Tom Petty saved my life. From my grandfather, I inherited two things that will never go away: a lively, curious mind and a debilitating GI disease. The intellect was evident before I could even walk; the ulcerative colitis didn’t show up until my mid-20s. It’s a painful thing to be shitting blood 30 times a day. Drop somebody in the desert for two or three days and they could probably retain more water than I could during a flare.
Most people don’t know that the body’s automated processes have their own nervous system with a direct link to the brain that remembers to perform them. This includes your entire GI tract. The mind and the gut are two parts of the body that have no off switch. Curiosity is a hunger and hunger is a curiosity, but you can burn out on both. You want to feel a type of pain that you have literally never felt before, just jack up your GI real good for a little while. You can go blind; you can taste colors; you can die. Worst trip I’ve ever been on and it took a long time to come down. “Coming down is the hardest thing,” as Petty would say. He knows and he puts it simply. That’s why his music ultimately put me back on the right road for a good trip.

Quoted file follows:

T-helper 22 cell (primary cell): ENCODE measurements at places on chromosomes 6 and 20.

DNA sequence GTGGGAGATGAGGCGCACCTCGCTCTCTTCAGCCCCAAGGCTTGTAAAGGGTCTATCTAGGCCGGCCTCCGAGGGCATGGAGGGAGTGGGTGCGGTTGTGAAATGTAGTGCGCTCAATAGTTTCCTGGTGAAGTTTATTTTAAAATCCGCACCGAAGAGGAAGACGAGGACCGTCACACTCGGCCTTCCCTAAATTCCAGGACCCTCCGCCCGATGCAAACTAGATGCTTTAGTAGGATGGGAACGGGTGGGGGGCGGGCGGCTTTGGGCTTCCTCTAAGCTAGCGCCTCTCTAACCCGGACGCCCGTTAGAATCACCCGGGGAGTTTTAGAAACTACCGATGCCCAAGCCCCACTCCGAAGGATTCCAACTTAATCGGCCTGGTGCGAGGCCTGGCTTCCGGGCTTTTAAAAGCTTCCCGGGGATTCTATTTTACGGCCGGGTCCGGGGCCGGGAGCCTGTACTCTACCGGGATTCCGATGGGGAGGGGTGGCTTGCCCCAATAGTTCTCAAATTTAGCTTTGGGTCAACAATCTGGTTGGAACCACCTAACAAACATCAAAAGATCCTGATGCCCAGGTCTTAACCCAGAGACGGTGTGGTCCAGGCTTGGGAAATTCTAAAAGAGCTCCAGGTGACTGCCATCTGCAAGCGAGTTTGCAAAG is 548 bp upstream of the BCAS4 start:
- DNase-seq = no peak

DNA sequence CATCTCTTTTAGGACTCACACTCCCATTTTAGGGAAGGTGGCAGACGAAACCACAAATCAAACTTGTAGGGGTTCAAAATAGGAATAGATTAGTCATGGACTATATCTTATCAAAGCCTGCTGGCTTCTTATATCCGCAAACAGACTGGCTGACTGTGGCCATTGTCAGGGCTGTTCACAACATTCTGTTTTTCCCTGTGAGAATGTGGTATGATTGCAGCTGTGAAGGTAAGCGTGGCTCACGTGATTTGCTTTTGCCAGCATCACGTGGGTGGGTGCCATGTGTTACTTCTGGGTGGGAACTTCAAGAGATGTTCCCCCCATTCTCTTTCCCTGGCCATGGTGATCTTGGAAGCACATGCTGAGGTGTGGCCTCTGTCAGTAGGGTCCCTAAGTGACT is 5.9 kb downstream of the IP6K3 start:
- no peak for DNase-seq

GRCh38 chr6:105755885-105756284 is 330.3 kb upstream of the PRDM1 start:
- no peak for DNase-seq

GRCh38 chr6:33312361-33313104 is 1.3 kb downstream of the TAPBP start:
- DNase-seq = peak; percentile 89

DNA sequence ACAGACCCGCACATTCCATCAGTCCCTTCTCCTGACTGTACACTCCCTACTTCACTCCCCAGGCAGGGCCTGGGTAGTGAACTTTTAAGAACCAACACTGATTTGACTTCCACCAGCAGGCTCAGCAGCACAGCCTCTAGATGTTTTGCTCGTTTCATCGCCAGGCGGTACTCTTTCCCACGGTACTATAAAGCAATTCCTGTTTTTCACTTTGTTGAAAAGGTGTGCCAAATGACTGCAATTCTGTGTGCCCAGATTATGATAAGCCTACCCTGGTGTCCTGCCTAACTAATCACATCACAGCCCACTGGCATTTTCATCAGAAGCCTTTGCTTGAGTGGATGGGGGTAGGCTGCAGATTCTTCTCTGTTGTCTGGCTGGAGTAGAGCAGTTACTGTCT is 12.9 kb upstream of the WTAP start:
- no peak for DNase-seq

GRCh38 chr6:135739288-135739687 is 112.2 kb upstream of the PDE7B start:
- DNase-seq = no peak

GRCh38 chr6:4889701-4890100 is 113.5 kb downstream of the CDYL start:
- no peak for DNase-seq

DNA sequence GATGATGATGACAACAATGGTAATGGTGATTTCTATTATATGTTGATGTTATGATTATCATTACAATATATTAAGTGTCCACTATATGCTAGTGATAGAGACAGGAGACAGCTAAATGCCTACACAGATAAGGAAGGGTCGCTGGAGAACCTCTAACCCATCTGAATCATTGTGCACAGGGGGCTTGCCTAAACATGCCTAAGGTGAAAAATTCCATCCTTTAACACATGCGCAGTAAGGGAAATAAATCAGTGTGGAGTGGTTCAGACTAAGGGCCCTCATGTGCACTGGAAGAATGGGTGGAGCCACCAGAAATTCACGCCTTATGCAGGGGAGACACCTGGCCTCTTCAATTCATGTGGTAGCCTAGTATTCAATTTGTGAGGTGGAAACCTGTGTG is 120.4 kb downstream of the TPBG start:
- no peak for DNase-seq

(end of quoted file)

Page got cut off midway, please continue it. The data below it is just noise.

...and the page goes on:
We could spend a couple of pages drawing out a solid simile from the White House to autoimmune diseases. Hell, the American idea of independence in 1976 is nothing if not the excruciating devotional song of a body under attack from itself, eating the imagined enemies within until the whole body vanishes. Petty’s first album came right on the heels of the Bicentennial, when a nation still haunted by the specters of Nixon and Vietnam decided that maybe Jimmy Carter had some answers and that punk rock threatened to stomp the manicured lawns of the suburbs. The kids and the war needed sweeping under a rug on which Uncle Sam could proudly stand. That autoimmune response is in our Founding Fathers’ genes.
Let’s not dwell too long on literal and cultural self-destruction, here. Rather, in the vein of peace, love and life, let’s examine the philosophical propositions for the practice of everyday living within Tom Petty and the Heartbreakers’ self-titled debut, because when I was laid low by my liquifying insides and found no respite but in the ugly honey of my own death, this fucking album was there for me and it kept me from doing the dirty deed. This first volley of Petty’s, released on the 9th of November, compares to an album released by Petty’s one true hero on the 19th of November: George Harrison’s Thirty Three & 1/3. Beyond the synchronicity of their albums dropping at the same historical moment, my love of Petty runs parallel to Petty’s love of Harrison.